This week PBS premiered Oklahoma City, an illuminating documentary that revisits the 1995 bombing of the Alfred P. Murrah Federal Building and the broader climate of far-right extremism that spawned the homegrown terrorist Timothy McVeigh.
The documentary couldn't have come at a better time.
We should all hope that President Trump and his advisers are paying close attention, because by focusing their attention exclusively on terrorism inspired by overseas groups like ISIS, they could be missing the next McVeigh.
The Oklahoma City bombing was, at the time, the deadliest terror attack on U.S. soil, killing 168 men, women and children, and wounding nearly 700 more. It did not occur in a vacuum. McVeigh, a veteran of the Gulf War, was steeped in the white supremacist and anti-government militia movements of the 1990s -- movements that produced dozens of terrorist attacks and plots.
After the bombing, then Attorney General Janet Reno formed the Domestic Terrorism Executive Committee to coordinate the government's response. Numerous terror plots were foiled and militia leaders arrested. Partly as a result of the crackdown, the militia movement fell into disarray.
As fate would have it, the terrorism task force was scheduled to hold a monthly meeting on Sept. 11, 2001. It did not meet that day, for obvious reasons. But the task force did not skip just one meeting. As the country's focus shifted to al Qaeda, the group did not meet again for 13 years.
During the interim, domestic extremism surged. The number of hate groups, mainly white supremacists, nearly doubled in a 10-year span. And with the election of Barack Obama, the anti-government movement also roared back. From 2008 to 2012, the number of so-called "Patriot" groups, including militias, multiplied by more than 800 percent, to 1,360.
The increased activity was accompanied by an alarming level of violence, both from antigovernment extremists and racists. West Point's Combating Terrorism Center reported in 2013 that right-wing violence during the period surpassed that of the 1990s by a factor of four. The attacks included the 2012 massacre of six Sikhs at a Wisconsin temple by neo-Nazi Wade Page.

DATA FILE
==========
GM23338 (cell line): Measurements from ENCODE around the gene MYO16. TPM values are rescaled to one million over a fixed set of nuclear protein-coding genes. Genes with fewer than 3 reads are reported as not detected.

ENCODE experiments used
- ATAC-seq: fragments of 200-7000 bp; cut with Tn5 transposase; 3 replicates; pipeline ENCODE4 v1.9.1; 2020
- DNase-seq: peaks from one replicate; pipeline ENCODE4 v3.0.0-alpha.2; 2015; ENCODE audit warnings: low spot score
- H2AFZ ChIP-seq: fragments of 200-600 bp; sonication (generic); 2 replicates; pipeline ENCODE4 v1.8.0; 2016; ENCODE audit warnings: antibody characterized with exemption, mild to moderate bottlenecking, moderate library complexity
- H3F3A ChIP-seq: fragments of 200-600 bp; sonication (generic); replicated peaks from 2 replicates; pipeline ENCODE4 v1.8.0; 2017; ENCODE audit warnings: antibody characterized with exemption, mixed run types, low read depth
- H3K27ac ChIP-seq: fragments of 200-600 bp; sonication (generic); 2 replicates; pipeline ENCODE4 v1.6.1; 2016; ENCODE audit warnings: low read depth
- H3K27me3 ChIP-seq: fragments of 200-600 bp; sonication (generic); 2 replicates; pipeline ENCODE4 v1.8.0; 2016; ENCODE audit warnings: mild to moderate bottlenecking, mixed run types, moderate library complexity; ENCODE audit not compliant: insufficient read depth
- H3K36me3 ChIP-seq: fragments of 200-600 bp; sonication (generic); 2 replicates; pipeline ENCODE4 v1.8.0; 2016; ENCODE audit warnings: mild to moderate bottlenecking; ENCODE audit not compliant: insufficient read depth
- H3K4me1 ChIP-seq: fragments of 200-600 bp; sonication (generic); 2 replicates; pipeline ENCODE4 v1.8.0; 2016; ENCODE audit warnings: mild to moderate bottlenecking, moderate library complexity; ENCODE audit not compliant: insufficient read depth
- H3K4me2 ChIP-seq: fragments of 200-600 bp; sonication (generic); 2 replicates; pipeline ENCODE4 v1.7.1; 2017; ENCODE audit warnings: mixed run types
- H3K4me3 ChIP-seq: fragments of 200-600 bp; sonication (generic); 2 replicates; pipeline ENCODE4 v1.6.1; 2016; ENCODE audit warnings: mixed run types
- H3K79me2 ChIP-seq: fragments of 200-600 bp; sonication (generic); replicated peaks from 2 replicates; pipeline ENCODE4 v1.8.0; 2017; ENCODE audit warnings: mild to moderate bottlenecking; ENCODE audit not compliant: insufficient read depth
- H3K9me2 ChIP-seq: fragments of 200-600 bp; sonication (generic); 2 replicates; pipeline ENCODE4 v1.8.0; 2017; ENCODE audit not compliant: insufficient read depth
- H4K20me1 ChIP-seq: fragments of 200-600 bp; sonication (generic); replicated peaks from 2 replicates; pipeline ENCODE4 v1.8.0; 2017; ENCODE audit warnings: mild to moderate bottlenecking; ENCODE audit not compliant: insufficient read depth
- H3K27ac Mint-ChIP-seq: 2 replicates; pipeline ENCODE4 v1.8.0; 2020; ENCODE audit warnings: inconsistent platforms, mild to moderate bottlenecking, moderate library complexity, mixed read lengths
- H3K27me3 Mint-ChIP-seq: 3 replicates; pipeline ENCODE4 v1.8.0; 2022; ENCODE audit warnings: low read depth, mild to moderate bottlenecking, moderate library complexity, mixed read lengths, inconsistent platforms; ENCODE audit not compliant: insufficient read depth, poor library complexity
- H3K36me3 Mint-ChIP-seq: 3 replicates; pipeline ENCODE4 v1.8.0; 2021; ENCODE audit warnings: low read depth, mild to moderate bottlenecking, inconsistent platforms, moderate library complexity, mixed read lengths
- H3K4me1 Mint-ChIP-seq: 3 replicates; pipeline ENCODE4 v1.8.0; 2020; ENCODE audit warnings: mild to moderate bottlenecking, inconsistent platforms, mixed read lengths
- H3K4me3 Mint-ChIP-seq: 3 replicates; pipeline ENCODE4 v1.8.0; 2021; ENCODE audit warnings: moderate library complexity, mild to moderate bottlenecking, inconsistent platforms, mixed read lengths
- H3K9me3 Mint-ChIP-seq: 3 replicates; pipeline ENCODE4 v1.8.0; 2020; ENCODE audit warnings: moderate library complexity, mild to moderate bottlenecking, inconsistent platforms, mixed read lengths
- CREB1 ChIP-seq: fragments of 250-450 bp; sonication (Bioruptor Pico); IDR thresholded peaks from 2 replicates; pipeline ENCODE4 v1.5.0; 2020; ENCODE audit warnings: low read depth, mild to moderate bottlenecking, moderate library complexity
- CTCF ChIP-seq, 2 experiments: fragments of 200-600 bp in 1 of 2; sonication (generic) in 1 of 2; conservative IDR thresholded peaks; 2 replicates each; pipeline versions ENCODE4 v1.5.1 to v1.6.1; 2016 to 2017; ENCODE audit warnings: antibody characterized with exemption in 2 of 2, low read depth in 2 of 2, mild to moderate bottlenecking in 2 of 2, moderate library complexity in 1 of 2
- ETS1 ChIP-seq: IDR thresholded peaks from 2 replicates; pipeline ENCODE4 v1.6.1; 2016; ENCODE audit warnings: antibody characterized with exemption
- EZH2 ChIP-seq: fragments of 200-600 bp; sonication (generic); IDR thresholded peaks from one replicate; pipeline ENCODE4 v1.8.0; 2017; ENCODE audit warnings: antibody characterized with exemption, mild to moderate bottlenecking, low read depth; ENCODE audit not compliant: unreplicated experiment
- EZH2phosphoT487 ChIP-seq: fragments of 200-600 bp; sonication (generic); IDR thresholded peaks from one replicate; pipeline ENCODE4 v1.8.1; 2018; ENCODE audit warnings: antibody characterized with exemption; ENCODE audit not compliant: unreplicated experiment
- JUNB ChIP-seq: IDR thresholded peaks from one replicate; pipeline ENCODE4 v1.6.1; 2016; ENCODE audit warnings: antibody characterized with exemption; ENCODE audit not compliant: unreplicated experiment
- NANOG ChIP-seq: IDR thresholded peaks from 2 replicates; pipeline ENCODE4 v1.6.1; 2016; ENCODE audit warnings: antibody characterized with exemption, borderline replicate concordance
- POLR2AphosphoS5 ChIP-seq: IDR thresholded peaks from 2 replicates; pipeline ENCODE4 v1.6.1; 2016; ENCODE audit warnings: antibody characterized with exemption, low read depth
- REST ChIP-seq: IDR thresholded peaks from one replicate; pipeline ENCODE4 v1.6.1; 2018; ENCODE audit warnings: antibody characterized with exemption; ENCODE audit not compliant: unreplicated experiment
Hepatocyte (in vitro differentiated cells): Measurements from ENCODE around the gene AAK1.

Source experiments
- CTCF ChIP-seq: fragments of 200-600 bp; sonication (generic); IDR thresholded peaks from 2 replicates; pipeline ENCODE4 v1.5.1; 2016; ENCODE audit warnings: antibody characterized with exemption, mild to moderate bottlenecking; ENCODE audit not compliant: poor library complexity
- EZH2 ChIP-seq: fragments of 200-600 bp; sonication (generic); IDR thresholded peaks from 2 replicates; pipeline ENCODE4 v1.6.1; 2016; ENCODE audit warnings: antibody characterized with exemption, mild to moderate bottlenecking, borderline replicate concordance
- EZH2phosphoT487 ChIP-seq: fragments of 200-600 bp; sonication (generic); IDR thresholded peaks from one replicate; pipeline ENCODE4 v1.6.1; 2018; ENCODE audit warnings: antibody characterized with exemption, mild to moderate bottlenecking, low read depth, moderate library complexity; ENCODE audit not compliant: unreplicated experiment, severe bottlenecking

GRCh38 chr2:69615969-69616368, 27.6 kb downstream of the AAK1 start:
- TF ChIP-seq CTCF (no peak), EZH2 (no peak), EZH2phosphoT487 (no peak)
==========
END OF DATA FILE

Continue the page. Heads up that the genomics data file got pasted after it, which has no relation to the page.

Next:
Finally, in 2014, the Justice Department revived the task force -- but only after Glenn Miller, an infamous former Klan leader, killed three people he mistook for Jews in Overland Park, Kansas.
Now, it appears that Trump, who made Muslim-bashing a signature of his campaign, is once again turning the government's attention away from the threat posed by men like McVeigh, Page, Miller, and Dylann Roof, who massacred nine African Americans in Charleston.
Indeed, it seems as if Trump is living in a world of alternative facts. The list of terrorist attacks he released to the news media this week didn't contain a single reference to those committed by radical-right extremists. More bizarrely, while he has said nothing publicly about the Jan. 29 attack in Quebec City -- where a right-wing extremist killed six Muslims at a mosque -- his press secretary cited it as an example of why Trump's Muslim ban is needed.
Last week, Reuters reported that the administration is considering changing the government's Countering Violent Extremism (CVE) program so that it focuses solely on Islamist extremism and no longer works to counter other violent ideologies, such as white supremacism. It would be renamed as "Countering Islamic Extremism" or "Countering Radical Islamic Extremism."
Far-right extremists cheered the news. "Donald Trump wants to remove us from undue federal scrutiny by removing 'white supremacists' from the definition of 'extremism,'" wrote the founder of the neo-Nazi website The Daily Stormer.
Beyond the dangers of taking law enforcement's focus off far-right terrorists, the decision to change the CVE program would have other harmful effects.
While it may be politically satisfying to some Trump voters, the change will further stigmatize Muslims and likely prove counterproductive. In a report last year, Duke University's Triangle Center on Terrorism and Homeland Security found that a singular focus on Islamic terrorism erodes the trust between law enforcement and Muslim communities -- trust that is needed to thwart attacks.
What's more, by explicitly targeting Muslims in his rhetoric and policies, the president is handing a potent recruiting and propaganda tool to radical Islamists who portray the United States and the West in general as being at war with Islam.
9/11 was the Pearl Harbor of our time. And each anniversary of that horrible day reminds us of the continuing threat associated with radical forms of Islam.
But we must not forget the 168 lives lost in Oklahoma City -- or those lost in Kansas, Wisconsin or Charleston.
It shouldn't take another massacre to remind us of the very real terror threat posed by the far-right extremists living among us.
Richard Cohen is president of the Southern Poverty Law Center in Montgomery, Alabama.